It’s interesting to consider what Laurent Ferrier has accomplished in terms of establishing itself as a highly desirable marque for collectors, and then to consider how it happened in the space of the last ten years. When you look closely at the watches, it seems pretty obvious why they have garnered a following. They blend a high-level horological craft with a design sensibility that pays respect to classic watch design without copying; this is an incredibly difficult thing to do. One can look at an LF watch on a distant wrist and know exactly what it is, and one can also venture reasonable guesses about the collector it’s strapped to: where their tastes lie, and what other watches might interest them. All of which is to say that Laurent Ferrier has earned a highly developed and recognizable identity in a relatively short period of time, and this in the slow-moving world of watches.
To celebrate its tenth year, Laurent Ferrier is going back a bit to its roots and to the Classic case shape that earned the young company its first major accolades at the 2010 Geneva Grand Prix with the Galet Classic Tourbillon Double Spiral. The new Classic Origin Opaline has the same smooth contours as that award-winning watch, but it comes in a lightweight grade-5 titanium package housing a comparatively simpler hand-wound movement. In typical LF fashion, it has an elegantly proportioned dial and the classic “Assegai”-shaped hands that have long graced the wristwatches from the independent Geneva watchmaker.
An almost textbook picture of balance and symmetry, the silvered opaline dial is evenly divided into quadrants from its center, with hour markers converging inward from the minute track. Great contrast comes via Burgundy-colored markings for the sub-seconds as well as for the numerals of the hours 13 through 24, should one desire the time on a 24-hour scale. The sense for shape, color, and symmetry that have always been the calling cards of Laurent Ferrier is there.
Under that dial, we have a new manually wound movement in the form of the LF 116.01. It’s equipped with a free-sprung balance and a Breguet overcoil, and it also has Laurent Ferrier’s long-blade ratchet system, which is responsible for the rich click and tactile feel one experiences when winding it up. (If you have to wind your watch, it might as well feel and sound as good as possible.) Like the dial, the movement isn’t the least bit loud or ostentatious, but it exudes an unmistakable air of quality. Its bridges have a discreet microblasted black rhodium finish and hand-polished edges.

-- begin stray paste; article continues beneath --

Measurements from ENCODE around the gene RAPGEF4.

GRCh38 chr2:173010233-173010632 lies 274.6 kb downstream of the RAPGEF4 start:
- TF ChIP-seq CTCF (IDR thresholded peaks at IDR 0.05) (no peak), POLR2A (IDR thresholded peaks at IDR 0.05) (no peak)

At this point, Laurent Ferrier has, by my count, five distinct case designs in its collection. But it feels natural to me that it would draw on the Classic case shape for a watch celebrating such a major milestone. This is the essential shape that, to many collectors, still represents what a Laurent Ferrier watch is and that manages somehow, despite its ostensibly simple roundness, to have such a palpable and distinct identity. And that beautiful opaline dial with Burgundy printing recalls something out of an horological vintage fever dream that I cannot quite place. This watch is sick.
Yet somehow, it’s also a relatively low-key watch, albeit in a very high-end way. That’s kind of how I’ve come to think of Laurent Ferrier. The watches really do speak for themselves. Reverence and respect for them run deep among people who really care about watches and likely already know that Mr. Laurent Ferrier spent his prior career at Patek Philippe or that he also happened to podium at Le Mans.
Brand: Laurent Ferrier
Model: Classic Origin Opaline
Reference Number: LCF036.TI.G1G
Case Material: Grade 5 titanium
Dial Color: Opaline with Burgundy printing
Indexes: 18-karat white gold
Water Resistance: 30 meters
Strap/Bracelet: Light brown Barbialla calf leather with Alcantara lining, grade-5 titanium pin buckle
Functions: Hours, minutes, small seconds
Power Reserve: 80 hours
Winding: Manually wound
Frequency: 21,600 vph (3 Hz)
Number Of Components: 150
Pricing & Availability
Price: CHF 28,500
Availability: By late July 2020.
For more, visit Laurent Ferrier.